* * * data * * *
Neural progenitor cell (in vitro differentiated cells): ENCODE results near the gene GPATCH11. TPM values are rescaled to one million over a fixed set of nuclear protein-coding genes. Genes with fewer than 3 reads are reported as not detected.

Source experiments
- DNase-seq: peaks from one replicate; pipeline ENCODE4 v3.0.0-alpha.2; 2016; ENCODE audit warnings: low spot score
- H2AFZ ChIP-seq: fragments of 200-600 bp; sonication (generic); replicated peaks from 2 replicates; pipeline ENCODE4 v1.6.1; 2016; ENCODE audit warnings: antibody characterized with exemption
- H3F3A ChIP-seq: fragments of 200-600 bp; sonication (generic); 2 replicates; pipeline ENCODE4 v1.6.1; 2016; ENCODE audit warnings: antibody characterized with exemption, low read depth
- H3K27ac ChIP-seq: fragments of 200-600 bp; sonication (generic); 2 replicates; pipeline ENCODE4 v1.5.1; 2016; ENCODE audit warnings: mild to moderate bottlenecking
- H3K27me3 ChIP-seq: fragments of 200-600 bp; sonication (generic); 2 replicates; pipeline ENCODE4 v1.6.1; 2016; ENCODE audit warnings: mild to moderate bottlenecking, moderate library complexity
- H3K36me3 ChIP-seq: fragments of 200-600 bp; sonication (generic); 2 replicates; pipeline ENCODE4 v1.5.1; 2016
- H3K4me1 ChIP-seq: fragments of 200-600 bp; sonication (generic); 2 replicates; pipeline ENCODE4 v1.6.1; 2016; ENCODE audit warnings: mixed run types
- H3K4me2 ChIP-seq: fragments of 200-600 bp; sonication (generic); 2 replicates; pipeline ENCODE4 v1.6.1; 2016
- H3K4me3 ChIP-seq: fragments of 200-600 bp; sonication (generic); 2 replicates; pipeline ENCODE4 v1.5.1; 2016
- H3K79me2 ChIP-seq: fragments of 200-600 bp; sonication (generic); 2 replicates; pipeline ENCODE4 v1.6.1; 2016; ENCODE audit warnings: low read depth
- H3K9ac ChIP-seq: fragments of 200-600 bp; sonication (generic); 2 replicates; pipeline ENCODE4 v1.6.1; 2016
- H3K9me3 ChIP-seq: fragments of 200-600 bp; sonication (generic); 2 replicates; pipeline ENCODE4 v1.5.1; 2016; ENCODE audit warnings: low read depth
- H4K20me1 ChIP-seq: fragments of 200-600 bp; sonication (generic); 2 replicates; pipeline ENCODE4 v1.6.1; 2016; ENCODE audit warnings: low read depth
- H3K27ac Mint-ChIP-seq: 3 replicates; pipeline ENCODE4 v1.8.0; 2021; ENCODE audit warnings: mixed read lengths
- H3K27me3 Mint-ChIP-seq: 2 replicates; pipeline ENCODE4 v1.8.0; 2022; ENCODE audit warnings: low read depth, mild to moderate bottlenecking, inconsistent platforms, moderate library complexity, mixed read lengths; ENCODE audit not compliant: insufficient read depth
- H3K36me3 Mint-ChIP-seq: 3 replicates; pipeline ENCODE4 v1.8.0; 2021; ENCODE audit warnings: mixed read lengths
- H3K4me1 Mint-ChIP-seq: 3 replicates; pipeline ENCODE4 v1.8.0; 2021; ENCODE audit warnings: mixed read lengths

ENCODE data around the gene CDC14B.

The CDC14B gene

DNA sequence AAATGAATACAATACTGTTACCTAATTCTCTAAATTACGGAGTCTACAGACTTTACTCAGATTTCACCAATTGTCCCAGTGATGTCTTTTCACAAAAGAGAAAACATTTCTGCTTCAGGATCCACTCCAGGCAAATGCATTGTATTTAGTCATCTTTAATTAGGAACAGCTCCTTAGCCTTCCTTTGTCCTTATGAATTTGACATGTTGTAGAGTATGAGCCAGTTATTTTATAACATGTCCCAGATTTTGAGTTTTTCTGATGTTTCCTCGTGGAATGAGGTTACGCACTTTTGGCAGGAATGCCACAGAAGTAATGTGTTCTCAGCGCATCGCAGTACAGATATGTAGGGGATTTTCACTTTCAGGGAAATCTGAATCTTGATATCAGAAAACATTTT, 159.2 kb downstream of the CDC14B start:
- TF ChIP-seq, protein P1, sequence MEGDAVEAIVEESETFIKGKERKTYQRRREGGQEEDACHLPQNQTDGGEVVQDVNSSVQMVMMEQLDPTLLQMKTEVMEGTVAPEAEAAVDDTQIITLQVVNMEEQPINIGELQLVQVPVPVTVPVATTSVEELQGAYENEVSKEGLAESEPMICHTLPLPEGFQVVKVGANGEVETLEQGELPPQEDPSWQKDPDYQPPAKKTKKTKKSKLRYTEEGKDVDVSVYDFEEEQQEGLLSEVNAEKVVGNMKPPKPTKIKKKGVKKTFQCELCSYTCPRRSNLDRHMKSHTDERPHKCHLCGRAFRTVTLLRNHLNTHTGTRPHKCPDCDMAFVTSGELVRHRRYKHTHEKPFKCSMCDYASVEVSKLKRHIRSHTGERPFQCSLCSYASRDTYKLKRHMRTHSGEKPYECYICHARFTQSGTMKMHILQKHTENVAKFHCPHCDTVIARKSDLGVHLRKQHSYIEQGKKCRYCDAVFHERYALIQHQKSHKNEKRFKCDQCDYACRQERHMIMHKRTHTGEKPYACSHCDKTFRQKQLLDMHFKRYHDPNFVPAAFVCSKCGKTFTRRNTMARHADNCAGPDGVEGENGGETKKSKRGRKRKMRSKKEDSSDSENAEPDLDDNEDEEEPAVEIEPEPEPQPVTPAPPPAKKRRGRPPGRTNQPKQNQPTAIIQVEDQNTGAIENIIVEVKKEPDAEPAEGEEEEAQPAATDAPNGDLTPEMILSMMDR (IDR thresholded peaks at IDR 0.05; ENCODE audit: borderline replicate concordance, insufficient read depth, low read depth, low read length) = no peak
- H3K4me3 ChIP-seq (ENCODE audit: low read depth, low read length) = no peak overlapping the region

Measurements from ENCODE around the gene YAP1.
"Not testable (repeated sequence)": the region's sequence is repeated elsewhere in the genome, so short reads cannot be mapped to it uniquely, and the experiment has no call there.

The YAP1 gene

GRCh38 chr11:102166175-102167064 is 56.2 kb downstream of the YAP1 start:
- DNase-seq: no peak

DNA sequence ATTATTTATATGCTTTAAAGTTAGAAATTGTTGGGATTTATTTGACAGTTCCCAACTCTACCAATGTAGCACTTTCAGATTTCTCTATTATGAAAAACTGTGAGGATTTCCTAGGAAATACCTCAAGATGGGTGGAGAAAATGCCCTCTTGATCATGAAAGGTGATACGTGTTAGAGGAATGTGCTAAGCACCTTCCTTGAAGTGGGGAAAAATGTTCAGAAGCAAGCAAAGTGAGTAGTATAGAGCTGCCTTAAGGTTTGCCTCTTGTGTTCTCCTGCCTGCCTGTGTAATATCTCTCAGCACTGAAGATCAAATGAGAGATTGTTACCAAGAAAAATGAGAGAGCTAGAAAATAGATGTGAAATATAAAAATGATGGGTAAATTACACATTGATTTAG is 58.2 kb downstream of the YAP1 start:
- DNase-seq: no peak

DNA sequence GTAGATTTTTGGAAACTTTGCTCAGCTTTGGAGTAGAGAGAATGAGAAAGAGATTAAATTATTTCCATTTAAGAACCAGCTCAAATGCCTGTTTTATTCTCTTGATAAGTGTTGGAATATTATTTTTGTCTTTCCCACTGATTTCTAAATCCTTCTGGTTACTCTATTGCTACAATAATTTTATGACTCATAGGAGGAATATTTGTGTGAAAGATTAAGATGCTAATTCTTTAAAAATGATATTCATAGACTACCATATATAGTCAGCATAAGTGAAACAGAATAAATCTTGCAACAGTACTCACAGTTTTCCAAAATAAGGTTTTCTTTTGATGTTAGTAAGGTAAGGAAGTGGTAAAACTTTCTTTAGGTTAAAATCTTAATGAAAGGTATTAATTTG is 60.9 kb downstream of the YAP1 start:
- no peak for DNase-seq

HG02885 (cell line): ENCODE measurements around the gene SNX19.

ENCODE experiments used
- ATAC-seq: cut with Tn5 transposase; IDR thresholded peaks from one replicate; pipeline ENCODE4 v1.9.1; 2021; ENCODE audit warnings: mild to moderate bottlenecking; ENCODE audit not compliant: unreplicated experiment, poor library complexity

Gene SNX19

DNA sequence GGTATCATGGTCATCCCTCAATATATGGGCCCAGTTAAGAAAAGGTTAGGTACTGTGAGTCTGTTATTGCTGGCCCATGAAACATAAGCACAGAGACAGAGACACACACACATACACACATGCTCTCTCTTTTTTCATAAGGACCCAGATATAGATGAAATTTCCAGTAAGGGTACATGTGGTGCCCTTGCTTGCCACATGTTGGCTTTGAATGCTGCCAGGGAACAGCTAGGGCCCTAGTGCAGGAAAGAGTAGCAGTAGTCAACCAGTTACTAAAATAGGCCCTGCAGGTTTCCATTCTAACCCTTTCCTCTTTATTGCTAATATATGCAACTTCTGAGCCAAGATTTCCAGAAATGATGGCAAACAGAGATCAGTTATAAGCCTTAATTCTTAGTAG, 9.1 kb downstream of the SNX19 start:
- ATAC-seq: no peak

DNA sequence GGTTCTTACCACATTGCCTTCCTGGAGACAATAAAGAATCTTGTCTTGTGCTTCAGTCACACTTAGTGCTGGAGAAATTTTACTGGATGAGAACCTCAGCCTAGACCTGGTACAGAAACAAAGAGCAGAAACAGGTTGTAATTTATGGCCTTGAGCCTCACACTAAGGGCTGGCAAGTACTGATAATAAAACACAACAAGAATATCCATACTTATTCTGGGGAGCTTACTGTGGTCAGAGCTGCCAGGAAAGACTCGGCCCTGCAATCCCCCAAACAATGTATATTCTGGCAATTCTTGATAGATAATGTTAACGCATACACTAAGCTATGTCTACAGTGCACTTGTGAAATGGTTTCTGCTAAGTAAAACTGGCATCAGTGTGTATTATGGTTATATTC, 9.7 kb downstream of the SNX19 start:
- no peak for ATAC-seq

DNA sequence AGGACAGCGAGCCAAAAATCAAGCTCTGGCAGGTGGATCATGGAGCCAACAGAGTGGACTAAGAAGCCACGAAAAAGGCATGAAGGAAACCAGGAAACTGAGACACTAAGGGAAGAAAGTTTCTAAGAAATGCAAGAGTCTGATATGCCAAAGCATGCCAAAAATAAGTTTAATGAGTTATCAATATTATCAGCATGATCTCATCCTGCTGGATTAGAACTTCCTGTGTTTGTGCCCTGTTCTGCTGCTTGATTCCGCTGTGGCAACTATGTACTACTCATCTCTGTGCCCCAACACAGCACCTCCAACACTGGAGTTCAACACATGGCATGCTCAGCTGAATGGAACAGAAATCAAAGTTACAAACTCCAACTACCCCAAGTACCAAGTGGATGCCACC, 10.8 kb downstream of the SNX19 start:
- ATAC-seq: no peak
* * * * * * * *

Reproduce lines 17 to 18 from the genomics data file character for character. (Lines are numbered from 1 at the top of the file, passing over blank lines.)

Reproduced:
- H3K27me3 Mint-ChIP-seq: 2 replicates; pipeline ENCODE4 v1.8.0; 2022; ENCODE audit warnings: low read depth, mild to moderate bottlenecking, inconsistent platforms, moderate library complexity, mixed read lengths; ENCODE audit not compliant: insufficient read depth
- H3K36me3 Mint-ChIP-seq: 3 replicates; pipeline ENCODE4 v1.8.0; 2021; ENCODE audit warnings: mixed read lengths